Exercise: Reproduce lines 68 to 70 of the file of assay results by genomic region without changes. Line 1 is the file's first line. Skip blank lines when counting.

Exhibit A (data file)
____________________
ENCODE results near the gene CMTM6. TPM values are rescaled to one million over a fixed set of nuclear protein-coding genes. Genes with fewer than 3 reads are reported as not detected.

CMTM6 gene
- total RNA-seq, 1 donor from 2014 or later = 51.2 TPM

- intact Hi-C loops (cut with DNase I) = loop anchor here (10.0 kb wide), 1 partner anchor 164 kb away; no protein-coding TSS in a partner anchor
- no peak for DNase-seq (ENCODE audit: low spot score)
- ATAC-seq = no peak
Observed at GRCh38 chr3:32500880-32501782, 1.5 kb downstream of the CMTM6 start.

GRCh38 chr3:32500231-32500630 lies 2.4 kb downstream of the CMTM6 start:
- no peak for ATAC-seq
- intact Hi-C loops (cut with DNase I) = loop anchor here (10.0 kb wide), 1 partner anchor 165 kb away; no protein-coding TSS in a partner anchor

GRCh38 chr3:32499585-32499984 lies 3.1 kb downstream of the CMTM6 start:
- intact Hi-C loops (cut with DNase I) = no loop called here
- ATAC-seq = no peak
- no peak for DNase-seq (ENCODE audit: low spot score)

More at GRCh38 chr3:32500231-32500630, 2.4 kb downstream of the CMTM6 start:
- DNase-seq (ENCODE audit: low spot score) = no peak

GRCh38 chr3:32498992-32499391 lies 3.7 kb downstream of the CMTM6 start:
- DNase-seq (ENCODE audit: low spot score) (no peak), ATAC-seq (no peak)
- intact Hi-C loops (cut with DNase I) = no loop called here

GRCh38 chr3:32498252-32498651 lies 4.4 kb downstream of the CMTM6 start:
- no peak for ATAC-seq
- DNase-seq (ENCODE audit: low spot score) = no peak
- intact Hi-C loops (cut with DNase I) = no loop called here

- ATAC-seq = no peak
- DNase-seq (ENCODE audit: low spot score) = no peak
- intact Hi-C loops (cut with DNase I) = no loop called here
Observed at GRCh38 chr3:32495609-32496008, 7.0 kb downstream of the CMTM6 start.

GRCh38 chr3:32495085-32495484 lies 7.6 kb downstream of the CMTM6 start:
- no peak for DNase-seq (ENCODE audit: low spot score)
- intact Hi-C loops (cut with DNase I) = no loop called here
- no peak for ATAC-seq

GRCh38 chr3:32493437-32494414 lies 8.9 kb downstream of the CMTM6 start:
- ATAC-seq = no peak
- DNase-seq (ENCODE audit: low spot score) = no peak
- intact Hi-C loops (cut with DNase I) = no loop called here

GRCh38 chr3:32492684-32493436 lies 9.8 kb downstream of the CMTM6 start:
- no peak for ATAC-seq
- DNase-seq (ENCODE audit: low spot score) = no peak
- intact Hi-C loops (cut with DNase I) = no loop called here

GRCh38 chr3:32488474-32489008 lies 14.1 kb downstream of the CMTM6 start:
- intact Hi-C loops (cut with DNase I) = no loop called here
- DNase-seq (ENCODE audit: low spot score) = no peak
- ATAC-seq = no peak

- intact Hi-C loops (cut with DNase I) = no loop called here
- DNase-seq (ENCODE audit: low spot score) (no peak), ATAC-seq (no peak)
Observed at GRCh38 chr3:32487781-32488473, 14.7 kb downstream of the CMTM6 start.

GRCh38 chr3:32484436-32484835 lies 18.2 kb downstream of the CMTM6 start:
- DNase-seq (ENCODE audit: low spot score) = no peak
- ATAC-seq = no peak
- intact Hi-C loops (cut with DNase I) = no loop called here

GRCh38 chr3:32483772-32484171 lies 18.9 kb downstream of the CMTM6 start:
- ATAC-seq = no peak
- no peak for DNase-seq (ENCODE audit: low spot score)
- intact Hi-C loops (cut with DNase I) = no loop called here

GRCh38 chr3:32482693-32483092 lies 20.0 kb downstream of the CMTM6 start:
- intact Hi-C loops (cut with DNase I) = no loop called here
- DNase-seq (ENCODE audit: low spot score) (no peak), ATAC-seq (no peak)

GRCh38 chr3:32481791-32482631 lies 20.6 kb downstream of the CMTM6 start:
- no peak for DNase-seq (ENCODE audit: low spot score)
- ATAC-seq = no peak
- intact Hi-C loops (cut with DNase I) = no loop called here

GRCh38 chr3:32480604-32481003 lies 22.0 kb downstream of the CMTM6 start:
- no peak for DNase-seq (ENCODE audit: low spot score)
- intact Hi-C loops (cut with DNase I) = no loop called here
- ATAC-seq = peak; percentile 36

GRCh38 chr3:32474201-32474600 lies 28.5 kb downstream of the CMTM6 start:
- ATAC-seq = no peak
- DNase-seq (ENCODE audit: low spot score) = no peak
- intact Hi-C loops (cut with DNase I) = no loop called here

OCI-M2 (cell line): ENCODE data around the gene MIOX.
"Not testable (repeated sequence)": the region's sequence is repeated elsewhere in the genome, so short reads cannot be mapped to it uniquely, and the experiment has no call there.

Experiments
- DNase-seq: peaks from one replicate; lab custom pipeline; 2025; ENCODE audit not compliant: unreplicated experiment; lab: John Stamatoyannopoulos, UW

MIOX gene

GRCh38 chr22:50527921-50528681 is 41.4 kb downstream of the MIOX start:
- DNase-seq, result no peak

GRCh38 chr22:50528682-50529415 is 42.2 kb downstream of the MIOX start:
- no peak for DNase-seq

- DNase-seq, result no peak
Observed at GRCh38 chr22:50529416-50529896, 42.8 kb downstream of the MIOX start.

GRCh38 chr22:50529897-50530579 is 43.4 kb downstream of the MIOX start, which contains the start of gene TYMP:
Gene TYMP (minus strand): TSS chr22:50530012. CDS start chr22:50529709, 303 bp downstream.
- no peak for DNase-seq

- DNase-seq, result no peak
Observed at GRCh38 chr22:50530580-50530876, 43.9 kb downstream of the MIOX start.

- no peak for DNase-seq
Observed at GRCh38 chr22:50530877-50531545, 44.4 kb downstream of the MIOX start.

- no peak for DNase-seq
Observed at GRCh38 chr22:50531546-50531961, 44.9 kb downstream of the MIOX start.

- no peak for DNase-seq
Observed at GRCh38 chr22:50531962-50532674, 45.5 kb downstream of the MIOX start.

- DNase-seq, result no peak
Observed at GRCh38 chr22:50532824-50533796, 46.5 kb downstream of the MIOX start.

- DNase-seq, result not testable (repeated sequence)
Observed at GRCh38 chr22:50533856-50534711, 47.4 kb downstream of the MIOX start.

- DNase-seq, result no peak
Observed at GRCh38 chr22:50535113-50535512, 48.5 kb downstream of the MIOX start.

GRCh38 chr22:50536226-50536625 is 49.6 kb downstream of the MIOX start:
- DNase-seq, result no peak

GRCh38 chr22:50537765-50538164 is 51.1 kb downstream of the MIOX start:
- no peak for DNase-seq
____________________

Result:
- DNase-seq (ENCODE audit: low spot score) = no peak
- intact Hi-C loops (cut with DNase I) = no loop called here

OCI-M2 (cell line): ENCODE data around the gene MIOX.